It’s possible that Durant will come walking through Rick Pitino’s proverbial door and seize what’s left of the championship series by the throat, playing like the two-time Finals MVP he is. Failing that, if there’s a Game 6, maybe that’s the night Durant at least does a Willis Reed impersonation, limping through the Oracle tunnel to a thunderous roar and hitting a couple of early shots to inspire his teammates to something special. (There still, alas, would be a pesky Game 7 for which to account, back in Toronto, likely muddying the drama.)
Then again, maybe Durant doesn’t come back at all. For The Finals or with the Warriors, period.
Speculation at this point is all over the map. Some think the Warriors planned to hold him out until things got really dire, to buy extra healing time and maybe not use him at all. Others now believe Durant’s rehab process of his strained right calf back-slid to some degree on Thursday, when he participated in a checkpoint workout with the training staff. A few folks think he never was going to return, regardless.
After all, the All-NBA forward hasn’t played since May 8, missing nine fairly important games. This is a league where injuries typically face an “If this were a playoff game, would he play?” threshold. Durant has been nearly as absent from this NBA postseason as LeBron James.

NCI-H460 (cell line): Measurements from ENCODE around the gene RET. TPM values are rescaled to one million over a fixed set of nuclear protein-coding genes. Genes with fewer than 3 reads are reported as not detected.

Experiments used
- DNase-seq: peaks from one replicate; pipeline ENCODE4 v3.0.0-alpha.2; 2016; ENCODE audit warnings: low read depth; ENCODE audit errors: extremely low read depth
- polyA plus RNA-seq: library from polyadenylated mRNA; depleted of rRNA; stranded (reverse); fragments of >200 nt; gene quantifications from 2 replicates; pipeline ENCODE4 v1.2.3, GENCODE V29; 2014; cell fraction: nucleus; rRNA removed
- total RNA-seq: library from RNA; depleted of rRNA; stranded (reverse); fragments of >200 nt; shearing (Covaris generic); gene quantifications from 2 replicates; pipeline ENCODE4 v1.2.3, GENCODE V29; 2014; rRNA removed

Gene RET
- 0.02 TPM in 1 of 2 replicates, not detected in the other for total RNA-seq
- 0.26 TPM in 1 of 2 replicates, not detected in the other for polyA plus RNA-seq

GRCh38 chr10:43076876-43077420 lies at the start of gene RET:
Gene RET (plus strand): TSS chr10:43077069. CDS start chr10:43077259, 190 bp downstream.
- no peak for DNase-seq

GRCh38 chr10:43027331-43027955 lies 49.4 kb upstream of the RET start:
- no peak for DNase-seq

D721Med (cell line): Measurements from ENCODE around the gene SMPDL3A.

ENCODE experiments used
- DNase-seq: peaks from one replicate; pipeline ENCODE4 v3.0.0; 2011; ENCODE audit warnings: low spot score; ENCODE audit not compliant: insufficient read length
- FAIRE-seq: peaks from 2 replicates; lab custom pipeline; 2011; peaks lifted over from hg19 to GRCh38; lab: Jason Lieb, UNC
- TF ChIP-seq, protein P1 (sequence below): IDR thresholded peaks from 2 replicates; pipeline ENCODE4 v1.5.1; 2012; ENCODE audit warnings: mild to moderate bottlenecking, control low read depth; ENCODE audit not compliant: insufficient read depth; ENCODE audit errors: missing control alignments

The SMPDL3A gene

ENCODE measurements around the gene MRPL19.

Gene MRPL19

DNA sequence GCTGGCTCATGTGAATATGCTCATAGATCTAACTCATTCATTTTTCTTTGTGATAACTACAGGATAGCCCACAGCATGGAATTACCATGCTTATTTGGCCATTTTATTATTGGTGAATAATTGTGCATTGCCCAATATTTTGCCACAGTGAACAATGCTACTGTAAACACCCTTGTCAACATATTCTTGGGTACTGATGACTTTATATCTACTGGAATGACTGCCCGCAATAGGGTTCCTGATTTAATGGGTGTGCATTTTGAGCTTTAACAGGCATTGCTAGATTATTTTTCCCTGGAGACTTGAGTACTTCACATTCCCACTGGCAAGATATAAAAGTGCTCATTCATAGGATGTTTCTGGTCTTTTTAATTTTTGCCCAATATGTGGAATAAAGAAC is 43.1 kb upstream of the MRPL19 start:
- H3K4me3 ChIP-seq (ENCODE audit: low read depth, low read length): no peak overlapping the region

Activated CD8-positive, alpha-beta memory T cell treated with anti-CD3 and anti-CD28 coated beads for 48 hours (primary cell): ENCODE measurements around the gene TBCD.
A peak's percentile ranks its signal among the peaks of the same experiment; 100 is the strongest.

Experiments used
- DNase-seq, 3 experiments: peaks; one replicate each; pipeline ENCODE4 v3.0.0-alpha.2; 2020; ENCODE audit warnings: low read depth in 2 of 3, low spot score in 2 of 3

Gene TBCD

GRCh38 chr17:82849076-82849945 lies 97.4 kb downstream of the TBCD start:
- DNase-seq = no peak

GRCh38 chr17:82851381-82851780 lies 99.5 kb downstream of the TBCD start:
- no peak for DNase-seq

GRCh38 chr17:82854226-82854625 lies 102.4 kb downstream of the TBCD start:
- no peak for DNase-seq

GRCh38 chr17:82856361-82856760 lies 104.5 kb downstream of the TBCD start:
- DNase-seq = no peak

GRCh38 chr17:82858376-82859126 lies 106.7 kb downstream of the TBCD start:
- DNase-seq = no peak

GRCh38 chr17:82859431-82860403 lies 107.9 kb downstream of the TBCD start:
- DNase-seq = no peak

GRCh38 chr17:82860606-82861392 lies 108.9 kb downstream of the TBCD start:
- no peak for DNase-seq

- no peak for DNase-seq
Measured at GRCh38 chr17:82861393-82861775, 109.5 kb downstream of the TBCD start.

Look, all injuries are different, and even the same type of injury can have different timelines with different sufferers. Klay Thompson rushing back from his hamstring issue after skipping only Game 3 is at the crazy-resilient end of the durability scale. Kevon Looney basically rose from the ashes, giving the Warriors a rim runner and 10 points with six rebounds in 20 minutes off the bench. He had been ruled out for the rest of the series after suffering a rib cartilage fracture in his crash to the floor in Game 2.
After anticipation of Durant’s availability got out in front of his reality for a few days, the chatter is more tempered now. There’s a shrug and a whiff of uncertainty folded into every mention. If Durant had his Thursday workout, he would have played Friday. If he had a setback …
Heck, at this point it might be more pragmatic for the medical peeps to declare him out and let the Warriors who’ve come this far see this through, yea or nay.
“As far as KD, there’s been hope that he will come back the whole series,” Draymond Green said. “So that’s not going to change now. Obviously we hope to have him, but we’ll see what happens. We don’t make that final call, he don’t really even make that final call. His body will tell him if he can get out there or not. And if he can, great. And if not, you still got to try to find a way to win the next game.”
The Warriors had been holding out hope for Durant’s return as if he was their ace in the hole, imagining him with zero rust or rhythm issues once back and no limitations on his gait.
But he has passed the “In case of emergency, break glass” point of urgent help possibilities. Now Durant resembles more the keg hanging from a Saint Bernard dog’s collar. It’s a nice idea, but when was the last time one of those dogs saved somebody who literally drank from the little barrel?
Toronto is in a foreign land, by NBA standards. But it ain’t the Alps.